IT managers forced to archive emails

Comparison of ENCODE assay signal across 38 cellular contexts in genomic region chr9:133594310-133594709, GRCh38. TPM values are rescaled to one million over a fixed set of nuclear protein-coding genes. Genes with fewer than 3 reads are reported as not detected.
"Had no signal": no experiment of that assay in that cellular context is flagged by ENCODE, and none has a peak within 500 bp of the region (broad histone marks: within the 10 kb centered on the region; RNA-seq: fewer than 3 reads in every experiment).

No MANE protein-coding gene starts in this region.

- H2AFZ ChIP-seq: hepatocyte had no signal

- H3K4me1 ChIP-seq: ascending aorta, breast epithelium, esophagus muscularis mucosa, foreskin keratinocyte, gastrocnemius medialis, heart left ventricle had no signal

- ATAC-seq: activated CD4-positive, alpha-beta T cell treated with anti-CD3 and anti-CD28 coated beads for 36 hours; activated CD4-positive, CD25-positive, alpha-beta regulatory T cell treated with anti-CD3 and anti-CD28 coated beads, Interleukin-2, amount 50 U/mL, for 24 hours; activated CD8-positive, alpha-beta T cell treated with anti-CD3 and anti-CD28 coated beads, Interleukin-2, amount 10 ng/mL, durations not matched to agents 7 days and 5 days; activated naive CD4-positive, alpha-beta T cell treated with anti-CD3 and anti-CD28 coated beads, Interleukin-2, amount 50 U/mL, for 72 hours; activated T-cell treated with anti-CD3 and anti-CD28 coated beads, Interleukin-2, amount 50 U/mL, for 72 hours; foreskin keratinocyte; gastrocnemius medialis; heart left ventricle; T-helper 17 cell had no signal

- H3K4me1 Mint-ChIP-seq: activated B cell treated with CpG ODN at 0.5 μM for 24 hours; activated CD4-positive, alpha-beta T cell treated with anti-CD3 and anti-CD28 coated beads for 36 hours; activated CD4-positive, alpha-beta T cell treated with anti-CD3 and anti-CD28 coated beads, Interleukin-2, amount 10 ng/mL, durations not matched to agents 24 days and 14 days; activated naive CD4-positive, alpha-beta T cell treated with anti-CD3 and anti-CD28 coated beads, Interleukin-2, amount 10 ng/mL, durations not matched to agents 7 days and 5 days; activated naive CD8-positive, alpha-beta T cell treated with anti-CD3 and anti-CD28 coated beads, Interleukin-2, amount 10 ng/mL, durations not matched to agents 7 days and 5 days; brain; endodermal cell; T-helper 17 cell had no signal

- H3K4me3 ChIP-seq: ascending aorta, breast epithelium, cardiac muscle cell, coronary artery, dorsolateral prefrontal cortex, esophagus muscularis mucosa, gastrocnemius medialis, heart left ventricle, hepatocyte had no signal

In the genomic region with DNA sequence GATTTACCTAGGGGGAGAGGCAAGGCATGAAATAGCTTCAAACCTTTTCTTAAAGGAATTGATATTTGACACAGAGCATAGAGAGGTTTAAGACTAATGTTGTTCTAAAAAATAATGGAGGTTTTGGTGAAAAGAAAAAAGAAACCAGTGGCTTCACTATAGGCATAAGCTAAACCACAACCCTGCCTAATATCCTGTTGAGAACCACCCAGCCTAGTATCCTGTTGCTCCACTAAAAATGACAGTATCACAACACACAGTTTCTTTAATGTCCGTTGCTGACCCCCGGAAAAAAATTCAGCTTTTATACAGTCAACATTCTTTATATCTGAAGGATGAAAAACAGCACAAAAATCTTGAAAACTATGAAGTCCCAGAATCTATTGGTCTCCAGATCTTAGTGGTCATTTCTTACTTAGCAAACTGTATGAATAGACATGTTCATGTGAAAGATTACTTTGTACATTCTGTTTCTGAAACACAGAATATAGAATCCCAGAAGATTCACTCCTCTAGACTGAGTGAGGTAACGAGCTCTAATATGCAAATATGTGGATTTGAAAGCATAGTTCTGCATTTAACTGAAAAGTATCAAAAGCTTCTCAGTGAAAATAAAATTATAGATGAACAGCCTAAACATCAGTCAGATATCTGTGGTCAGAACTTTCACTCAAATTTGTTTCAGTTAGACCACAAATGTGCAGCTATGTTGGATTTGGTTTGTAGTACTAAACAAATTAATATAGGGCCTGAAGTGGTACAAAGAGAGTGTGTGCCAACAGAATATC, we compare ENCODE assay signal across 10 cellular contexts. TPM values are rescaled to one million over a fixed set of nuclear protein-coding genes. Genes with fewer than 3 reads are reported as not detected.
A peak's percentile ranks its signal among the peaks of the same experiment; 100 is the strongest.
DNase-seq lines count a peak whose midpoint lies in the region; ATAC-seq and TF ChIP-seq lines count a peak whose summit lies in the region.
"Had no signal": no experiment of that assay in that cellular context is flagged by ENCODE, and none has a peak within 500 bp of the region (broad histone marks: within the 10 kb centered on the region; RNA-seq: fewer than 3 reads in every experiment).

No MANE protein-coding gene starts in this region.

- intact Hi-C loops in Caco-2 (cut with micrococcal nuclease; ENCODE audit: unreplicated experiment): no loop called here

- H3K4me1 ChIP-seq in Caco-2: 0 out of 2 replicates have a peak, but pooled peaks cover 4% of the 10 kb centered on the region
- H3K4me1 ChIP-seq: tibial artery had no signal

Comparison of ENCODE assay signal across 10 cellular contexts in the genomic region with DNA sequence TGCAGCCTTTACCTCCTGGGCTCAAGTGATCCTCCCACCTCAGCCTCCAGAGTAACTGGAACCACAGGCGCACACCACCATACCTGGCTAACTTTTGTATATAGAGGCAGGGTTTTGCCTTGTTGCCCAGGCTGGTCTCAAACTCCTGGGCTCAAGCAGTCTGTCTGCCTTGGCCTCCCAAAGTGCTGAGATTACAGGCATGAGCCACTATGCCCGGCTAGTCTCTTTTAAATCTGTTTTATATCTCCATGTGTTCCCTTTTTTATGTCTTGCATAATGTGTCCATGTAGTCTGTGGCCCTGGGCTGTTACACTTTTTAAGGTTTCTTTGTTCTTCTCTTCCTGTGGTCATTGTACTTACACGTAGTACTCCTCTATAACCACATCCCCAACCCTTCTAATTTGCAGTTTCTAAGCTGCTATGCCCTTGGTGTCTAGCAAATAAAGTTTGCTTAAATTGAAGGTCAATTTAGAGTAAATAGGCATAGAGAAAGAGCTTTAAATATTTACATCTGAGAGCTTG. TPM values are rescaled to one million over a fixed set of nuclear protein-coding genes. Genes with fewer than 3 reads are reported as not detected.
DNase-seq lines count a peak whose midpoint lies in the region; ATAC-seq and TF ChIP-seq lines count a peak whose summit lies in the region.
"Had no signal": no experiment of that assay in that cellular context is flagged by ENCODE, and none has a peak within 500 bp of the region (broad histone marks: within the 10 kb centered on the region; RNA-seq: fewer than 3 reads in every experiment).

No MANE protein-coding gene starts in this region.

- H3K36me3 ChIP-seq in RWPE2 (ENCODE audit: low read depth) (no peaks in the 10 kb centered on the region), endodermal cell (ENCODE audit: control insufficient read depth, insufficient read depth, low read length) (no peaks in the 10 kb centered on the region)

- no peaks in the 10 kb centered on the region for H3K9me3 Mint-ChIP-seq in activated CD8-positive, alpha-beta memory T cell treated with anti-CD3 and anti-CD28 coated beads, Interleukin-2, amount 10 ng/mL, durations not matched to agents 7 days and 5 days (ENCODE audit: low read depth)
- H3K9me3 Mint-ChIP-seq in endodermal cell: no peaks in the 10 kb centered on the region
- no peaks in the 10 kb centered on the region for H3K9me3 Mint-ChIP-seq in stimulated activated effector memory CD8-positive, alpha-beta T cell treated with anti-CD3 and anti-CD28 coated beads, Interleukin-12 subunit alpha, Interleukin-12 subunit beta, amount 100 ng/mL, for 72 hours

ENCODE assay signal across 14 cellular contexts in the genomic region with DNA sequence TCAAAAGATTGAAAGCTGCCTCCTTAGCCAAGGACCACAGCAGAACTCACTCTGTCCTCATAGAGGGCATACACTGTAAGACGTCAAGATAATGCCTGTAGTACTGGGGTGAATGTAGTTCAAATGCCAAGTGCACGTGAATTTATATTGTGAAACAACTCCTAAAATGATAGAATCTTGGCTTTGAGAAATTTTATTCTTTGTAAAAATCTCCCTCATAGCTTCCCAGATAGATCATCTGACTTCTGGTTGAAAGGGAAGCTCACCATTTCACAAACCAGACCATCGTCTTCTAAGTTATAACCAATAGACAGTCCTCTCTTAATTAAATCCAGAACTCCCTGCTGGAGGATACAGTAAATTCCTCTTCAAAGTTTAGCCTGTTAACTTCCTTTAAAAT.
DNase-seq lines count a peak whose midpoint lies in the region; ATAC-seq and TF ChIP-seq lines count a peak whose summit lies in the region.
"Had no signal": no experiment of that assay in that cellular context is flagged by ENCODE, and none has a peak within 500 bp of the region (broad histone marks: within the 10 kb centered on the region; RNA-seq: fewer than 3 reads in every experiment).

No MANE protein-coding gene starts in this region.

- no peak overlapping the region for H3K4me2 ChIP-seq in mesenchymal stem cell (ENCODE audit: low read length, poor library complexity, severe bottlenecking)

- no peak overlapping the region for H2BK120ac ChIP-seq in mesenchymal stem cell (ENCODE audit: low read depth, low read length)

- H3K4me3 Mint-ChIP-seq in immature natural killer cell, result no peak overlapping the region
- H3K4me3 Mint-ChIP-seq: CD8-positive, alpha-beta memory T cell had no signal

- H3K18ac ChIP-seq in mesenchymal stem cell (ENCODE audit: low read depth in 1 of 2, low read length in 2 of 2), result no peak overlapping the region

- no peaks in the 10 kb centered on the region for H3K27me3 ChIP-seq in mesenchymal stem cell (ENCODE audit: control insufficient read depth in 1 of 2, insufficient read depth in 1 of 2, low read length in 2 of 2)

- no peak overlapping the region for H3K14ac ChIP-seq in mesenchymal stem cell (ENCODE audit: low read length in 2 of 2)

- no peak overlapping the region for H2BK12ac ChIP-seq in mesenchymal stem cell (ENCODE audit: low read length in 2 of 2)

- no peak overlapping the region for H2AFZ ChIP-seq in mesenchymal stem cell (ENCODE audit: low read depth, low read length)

Regulatory and legal issues are forcing IT managers to create costly e-mail storage and archival systems as electronic documents replace paper as official business records. Users and analysts note that courts and regulators are increasingly pushing companies to produce stored e-mail documents on demand or face penalties. For example, allegations that Intel Corp. failed to properly archive potentially critical e-mail messages — some written by its top executives — could prove crucial in an antitrust lawsuit filed against it by rival Advanced Micro Devices Inc. in 2005. The company failed to produce e-mails for the court by March 2007, prompting Sunnyvale, Calif.-based AMD to charge that the chip maker was negligent in not saving or archiving the disputed documents. The Delaware federal court extended Intel’s deadline until August, noted a company spokesman. “We’re in the process of going through literally millions and millions of e-mails,” he said. The spokesman declined to reveal exactly what Intel is doing to retrieve the documents, or what may happen if they aren’t retrieved in full. Archived e-mail has also become a critical part of a class-action lawsuit that charges Best Buy Co. and Microsoft Corp. with signing up thousands of customers to Microsoft’s MSN online service — and eventually charging their credit cards — without permission. One lawyer representing Best Buy last month admitted to falsifying at least two e-mails that were handed over to the plaintiffs. The lawyer’s firm, Robins, Kaplan, Miller & Ciresi LLP in Minneapolis, has since voluntarily withdrawn from the case. Beth Terrell, a partner at Seattle-based Tousley Brain Stephens PLLC, which is co-counsel for the plaintiffs, said that Best Buy’s initial delay in delivering pertinent archived e-mails raised suspicion. “We had all this e-mail coming from Microsoft discussing basically the issues that are key to our case, and some of them were discussions with Best Buy,” she said. “We were getting virtually no electronic documents or e-mail from Best Buy. It seemed very suspicious to us.” Best Buy did not respond to a request for comment on the four-year-old case. Terrell said she is astonished that executives continue to use e-mail — which she called “a powerful [legal] tool” — as an unofficial means of communication.
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